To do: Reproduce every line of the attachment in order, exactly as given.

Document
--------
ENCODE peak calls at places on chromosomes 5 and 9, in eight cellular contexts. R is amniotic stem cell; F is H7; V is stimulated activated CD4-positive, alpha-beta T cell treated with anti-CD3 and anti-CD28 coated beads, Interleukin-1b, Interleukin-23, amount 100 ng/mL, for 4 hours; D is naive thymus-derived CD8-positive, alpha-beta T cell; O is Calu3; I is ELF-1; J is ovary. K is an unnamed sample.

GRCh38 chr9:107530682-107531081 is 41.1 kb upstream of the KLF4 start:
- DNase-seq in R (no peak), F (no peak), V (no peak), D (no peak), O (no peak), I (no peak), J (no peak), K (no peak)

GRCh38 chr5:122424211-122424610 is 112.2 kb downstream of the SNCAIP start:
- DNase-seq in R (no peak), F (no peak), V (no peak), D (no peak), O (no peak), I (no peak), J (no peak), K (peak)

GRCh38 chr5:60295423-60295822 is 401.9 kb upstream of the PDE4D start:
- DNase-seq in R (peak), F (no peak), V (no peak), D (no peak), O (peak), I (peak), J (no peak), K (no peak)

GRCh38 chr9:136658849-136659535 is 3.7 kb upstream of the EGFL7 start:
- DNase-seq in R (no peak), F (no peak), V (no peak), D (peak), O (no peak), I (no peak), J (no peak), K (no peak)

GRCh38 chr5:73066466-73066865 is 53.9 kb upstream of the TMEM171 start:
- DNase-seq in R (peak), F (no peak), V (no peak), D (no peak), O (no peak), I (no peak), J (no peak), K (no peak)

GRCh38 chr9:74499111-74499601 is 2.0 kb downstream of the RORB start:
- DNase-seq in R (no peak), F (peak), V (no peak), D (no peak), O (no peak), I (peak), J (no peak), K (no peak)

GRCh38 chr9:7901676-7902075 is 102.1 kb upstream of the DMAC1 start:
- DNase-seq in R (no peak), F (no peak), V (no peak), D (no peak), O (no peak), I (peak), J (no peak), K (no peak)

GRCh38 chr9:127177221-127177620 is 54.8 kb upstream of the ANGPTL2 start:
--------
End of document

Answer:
ENCODE peak calls at places on chromosomes 5 and 9, in eight cellular contexts. R is amniotic stem cell; F is H7; V is stimulated activated CD4-positive, alpha-beta T cell treated with anti-CD3 and anti-CD28 coated beads, Interleukin-1b, Interleukin-23, amount 100 ng/mL, for 4 hours; D is naive thymus-derived CD8-positive, alpha-beta T cell; O is Calu3; I is ELF-1; J is ovary. K is an unnamed sample.

GRCh38 chr9:107530682-107531081 is 41.1 kb upstream of the KLF4 start:
- DNase-seq in R (no peak), F (no peak), V (no peak), D (no peak), O (no peak), I (no peak), J (no peak), K (no peak)

GRCh38 chr5:122424211-122424610 is 112.2 kb downstream of the SNCAIP start:
- DNase-seq in R (no peak), F (no peak), V (no peak), D (no peak), O (no peak), I (no peak), J (no peak), K (peak)

GRCh38 chr5:60295423-60295822 is 401.9 kb upstream of the PDE4D start:
- DNase-seq in R (peak), F (no peak), V (no peak), D (no peak), O (peak), I (peak), J (no peak), K (no peak)

GRCh38 chr9:136658849-136659535 is 3.7 kb upstream of the EGFL7 start:
- DNase-seq in R (no peak), F (no peak), V (no peak), D (peak), O (no peak), I (no peak), J (no peak), K (no peak)

GRCh38 chr5:73066466-73066865 is 53.9 kb upstream of the TMEM171 start:
- DNase-seq in R (peak), F (no peak), V (no peak), D (no peak), O (no peak), I (no peak), J (no peak), K (no peak)

GRCh38 chr9:74499111-74499601 is 2.0 kb downstream of the RORB start:
- DNase-seq in R (no peak), F (peak), V (no peak), D (no peak), O (no peak), I (peak), J (no peak), K (no peak)

GRCh38 chr9:7901676-7902075 is 102.1 kb upstream of the DMAC1 start:
- DNase-seq in R (no peak), F (no peak), V (no peak), D (no peak), O (no peak), I (peak), J (no peak), K (no peak)

GRCh38 chr9:127177221-127177620 is 54.8 kb upstream of the ANGPTL2 start: